Tour : Cairo - Full Day tracking Pyramid Builders

Having witnessed the step pyramid erected by king Zoser circa BC 2700 , the fist pyramid- shaped tomb , and the pyramids of Cheops , Khephren and Mykrinos on the Giza Plateau , it is time to pursue tracking the phases of Pyramid building in Ancient Egypt by visiting the Dahshour Pyramids as well as the Pyramid of Hawara. 


Dahshour is 20 KM south of Giza pyramids and 10 KM south of the step Pyramid of Zoser in Sakkara. During the Old Kingdom the site was chosen by Senefru, the first king of the 4th dynasty and the father of famous King Khufu.  Senefru was the second greatest builder among the pharaohs after Ramses the Great because he built 4 pyramids: two in Dahshour and another two in Fayoum at Sila and Meidum.

While Khufu's pyramid is the largest of all the 97 pyramids in Egypt, his father's pyramid ranks the second largest and earliest. Senefru was the first pharaoh to build a true pyramid which is the Dahshour Red Pyramid. The pyramid at Meidum marks the transition from the Early Dynastic Period to the Old Kingdom.

Following the tradition that was started by the funerary monument of the Horus Netjerikhet at Saqqara, this pyramid was started as a Step Pyramid. With the pyramid of Sekhemkhet at Saqqara and the pyramid at Zawyet el-Aryan credited to Khaba being left unfinished, the one at Meidum was the second large scale Step Pyramid to have been completed.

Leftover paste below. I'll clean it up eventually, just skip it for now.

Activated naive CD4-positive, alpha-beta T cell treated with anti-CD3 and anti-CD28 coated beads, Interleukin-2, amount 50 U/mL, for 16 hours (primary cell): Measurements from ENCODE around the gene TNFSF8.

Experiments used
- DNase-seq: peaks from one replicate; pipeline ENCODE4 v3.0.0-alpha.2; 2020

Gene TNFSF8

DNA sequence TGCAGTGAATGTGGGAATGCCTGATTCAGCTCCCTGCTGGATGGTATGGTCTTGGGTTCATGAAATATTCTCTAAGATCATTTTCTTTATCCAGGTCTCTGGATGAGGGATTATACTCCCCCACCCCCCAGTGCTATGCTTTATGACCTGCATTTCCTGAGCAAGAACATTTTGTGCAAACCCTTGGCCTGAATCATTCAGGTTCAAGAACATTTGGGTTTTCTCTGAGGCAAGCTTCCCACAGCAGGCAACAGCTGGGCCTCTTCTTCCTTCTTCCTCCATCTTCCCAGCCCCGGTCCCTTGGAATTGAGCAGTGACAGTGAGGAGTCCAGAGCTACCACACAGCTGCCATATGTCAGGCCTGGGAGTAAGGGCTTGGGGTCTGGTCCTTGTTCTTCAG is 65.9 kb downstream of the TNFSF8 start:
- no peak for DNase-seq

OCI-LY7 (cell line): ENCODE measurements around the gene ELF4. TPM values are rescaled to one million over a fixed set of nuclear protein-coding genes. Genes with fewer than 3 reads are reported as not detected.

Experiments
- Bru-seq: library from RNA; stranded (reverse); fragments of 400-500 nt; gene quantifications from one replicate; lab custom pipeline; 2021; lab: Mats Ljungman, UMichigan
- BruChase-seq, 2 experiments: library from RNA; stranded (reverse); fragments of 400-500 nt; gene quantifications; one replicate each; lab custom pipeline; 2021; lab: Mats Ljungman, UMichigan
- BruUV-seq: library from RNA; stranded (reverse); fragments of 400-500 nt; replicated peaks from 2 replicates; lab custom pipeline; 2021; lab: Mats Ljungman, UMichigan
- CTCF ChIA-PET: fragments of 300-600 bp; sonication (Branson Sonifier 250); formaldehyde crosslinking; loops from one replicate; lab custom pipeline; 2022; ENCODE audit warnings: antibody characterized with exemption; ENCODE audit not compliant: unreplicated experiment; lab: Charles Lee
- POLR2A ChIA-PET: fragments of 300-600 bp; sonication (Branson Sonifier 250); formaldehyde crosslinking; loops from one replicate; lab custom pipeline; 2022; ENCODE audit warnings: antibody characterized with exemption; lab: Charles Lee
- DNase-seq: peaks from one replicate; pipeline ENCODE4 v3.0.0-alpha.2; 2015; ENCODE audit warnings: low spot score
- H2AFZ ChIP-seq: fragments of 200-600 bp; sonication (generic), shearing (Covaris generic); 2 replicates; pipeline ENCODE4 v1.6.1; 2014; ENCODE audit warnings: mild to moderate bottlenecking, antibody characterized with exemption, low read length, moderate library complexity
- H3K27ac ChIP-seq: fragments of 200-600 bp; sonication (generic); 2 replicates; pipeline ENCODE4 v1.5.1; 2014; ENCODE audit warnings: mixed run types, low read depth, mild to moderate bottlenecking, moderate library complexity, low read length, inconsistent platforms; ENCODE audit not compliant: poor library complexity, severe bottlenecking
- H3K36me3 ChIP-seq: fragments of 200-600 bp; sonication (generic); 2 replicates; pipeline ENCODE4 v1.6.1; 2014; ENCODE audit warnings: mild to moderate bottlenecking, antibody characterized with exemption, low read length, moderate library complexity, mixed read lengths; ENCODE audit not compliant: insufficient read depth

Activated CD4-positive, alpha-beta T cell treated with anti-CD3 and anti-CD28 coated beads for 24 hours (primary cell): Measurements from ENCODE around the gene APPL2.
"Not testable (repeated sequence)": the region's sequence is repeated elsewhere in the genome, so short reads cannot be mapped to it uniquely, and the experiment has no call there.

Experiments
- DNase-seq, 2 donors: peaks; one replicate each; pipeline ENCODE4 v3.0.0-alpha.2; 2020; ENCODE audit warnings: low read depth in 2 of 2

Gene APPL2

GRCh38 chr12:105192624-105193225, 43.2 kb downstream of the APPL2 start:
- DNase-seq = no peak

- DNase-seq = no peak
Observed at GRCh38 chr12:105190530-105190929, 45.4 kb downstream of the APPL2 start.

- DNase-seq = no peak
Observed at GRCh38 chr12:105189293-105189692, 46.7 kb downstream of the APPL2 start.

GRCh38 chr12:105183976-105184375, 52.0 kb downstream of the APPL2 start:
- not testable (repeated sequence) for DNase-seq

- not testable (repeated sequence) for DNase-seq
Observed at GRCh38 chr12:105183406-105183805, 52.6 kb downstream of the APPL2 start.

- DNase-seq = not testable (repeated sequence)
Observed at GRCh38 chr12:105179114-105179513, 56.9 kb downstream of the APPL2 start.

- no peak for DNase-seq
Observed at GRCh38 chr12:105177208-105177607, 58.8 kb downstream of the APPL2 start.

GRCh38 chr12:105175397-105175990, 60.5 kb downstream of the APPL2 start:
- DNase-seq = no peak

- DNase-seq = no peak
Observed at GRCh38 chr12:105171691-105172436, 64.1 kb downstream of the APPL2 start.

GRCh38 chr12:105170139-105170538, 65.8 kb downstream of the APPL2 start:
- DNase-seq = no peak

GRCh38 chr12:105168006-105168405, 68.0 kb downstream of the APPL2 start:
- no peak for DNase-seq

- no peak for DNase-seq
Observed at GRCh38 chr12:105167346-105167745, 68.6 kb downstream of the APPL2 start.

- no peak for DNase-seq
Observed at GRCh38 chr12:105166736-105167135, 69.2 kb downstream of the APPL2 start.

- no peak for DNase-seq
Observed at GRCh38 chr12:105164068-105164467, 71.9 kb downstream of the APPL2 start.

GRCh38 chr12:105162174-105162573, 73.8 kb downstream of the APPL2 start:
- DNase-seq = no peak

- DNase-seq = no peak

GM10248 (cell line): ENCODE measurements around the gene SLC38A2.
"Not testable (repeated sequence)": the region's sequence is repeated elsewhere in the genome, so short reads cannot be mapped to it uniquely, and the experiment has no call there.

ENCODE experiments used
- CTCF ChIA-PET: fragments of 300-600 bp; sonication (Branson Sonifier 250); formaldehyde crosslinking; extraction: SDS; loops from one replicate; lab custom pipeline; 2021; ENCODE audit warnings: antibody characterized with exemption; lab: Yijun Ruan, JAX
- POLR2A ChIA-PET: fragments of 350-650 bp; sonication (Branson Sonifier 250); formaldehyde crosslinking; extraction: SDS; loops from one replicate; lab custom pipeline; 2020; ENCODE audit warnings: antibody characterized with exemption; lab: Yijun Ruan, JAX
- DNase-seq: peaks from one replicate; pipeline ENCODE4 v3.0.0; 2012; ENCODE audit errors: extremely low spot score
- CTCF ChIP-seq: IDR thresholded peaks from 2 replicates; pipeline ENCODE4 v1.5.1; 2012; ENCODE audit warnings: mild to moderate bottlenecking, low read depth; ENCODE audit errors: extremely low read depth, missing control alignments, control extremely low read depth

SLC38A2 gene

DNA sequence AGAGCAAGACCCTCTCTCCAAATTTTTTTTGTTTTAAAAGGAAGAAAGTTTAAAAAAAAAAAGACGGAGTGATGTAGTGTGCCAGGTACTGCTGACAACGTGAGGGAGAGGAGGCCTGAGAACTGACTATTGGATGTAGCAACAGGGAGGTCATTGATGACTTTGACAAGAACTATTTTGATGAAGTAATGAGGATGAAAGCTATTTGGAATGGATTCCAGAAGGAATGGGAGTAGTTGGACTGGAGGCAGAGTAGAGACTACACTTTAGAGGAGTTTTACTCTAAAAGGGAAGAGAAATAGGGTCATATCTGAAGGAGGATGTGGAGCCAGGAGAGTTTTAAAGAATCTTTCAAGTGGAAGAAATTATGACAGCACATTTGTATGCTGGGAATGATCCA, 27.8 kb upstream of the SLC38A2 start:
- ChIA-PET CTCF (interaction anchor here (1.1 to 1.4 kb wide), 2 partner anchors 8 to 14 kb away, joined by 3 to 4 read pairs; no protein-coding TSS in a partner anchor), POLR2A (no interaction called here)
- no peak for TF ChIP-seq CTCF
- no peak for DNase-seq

Hawara is located near the Fayoum oasis, to the South, even, of Meidum, next to one of the channels connecting the Nile to the lake of the oasis. After having abandoned the plan to be buried at Dashur, the southern edge of the Memphite necropolis, Amenemhat III would chose this location, perhaps to be near to his palace for his final interment.


The so-called "Labyrinth" The pyramid lay to the north of an elaborate complex enclosed by a wall measuring 385 by 158 meters. This makes the Hawara complex the largest Middle Kingdom funerary complex. The entrance to the complex was located at the southern corner of the east wall. A causeway appears to have led up to it.Unfortunately, almost nothing remains of this vast complex which Greek and Roman visitors, many centuries after it was built, described as a vast labyrinth of open courts, chambers, chapels and hidden crypts. The Greek traveler Herodotus said it had 12 main courts and that the visitor was guided from courtyards into rooms into galleries into more rooms and from there into more courtyards.

An interesting comparison can be made between the layout of the Hawara complex and the complex of Netjerikhet at Saqqara. Both complexes are long rectangular structures oriented north-south. Both have their pyramid located in the north of the complex, be it that with Netjerikhet, there was also a court to the north of the pyramid.